But for many of the state’s 40 million residents, the California Dream has become the California Compromise, one increasingly challenging to justify, with a rapidly changing climate, a thumb-on-the-scales economy, high taxes and a pandemic that has led to more cases of the novel coronavirus than any other state.

During the course of his term, President Trump has singled out California, a state he lost by 30 percentage points, as an example of Democrat-caused urban unrest, irresponsible immigration policy and poor forest management, even though nearly 60 percent of the state’s forests are managed by the federal government. Several are burning today, with millions of acres already scorched.

Gov. Gavin Newsom (D) has responded specifically in some cases, but in others, he has invoked the California Dream, an aspirational noun attached to no other state. In his January 2019 inaugural address, Newsom warned that “there is nothing inevitable about” that dream.

“And now more than ever, it is up to us to defend it,” he said.

As the state’s climate has shifted to one of extremes, soaking wet seasons followed suddenly by sharp, dry heat and wind, no region has been safe from fire. This year — even before peak fire season has gotten underway — widespread fires have forced evacuations, from San Jose in Silicon Valley to the distant hamlet of Big Creek along the western slopes of the Sierra.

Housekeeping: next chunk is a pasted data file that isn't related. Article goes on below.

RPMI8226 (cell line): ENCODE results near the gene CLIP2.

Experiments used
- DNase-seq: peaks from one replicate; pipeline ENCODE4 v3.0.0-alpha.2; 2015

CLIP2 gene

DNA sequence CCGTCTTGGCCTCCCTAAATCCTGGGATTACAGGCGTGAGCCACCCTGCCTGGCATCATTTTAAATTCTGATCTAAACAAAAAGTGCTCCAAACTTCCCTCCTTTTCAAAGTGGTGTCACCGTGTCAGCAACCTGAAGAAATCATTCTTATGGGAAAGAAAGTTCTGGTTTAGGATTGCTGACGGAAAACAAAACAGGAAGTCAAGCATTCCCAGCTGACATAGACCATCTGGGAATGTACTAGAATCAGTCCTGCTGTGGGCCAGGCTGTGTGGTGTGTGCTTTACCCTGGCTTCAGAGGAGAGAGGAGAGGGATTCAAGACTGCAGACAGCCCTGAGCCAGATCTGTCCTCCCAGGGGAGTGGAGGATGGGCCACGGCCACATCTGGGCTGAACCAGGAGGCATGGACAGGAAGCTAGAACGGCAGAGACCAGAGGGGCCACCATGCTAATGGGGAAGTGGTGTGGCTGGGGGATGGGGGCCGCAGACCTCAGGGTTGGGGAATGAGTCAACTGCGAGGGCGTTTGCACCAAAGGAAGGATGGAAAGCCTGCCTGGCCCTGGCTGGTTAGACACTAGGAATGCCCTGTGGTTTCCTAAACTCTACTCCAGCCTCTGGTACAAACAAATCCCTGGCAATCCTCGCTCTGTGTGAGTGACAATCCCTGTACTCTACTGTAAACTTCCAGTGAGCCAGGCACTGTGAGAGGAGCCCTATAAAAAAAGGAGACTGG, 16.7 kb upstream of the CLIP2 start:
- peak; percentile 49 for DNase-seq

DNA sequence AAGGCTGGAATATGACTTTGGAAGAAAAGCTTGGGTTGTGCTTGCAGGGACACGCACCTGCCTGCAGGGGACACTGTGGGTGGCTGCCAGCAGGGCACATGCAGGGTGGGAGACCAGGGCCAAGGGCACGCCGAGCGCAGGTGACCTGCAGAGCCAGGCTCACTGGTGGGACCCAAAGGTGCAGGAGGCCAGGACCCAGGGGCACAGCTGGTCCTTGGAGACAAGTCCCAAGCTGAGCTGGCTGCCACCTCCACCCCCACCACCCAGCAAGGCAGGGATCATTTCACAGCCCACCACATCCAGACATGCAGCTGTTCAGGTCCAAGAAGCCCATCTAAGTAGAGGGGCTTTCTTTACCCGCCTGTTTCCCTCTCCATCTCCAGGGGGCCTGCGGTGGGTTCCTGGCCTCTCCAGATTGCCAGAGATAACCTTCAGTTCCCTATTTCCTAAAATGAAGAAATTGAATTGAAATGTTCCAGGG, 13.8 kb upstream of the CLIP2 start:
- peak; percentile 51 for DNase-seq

More than two dozen major fires are burning around the state and have consumed a record 3.1 million acres of land, more than 3,000 homes and at least 22 lives. Los Angeles has reported the worst air quality in three decades as a result of fires surrounding that city, already notorious for orange air and seasonal dry cough.

Wine Country has burned four straight years, with a number of vineyards lost. Homes have been destroyed far to the south in San Diego County, and more than 200 campers had to be airlifted to safety amid the Creek Fire, still burning hot and fast between Fresno and Mammoth Lakes...
Keep reading.

Friday, September 11, 2020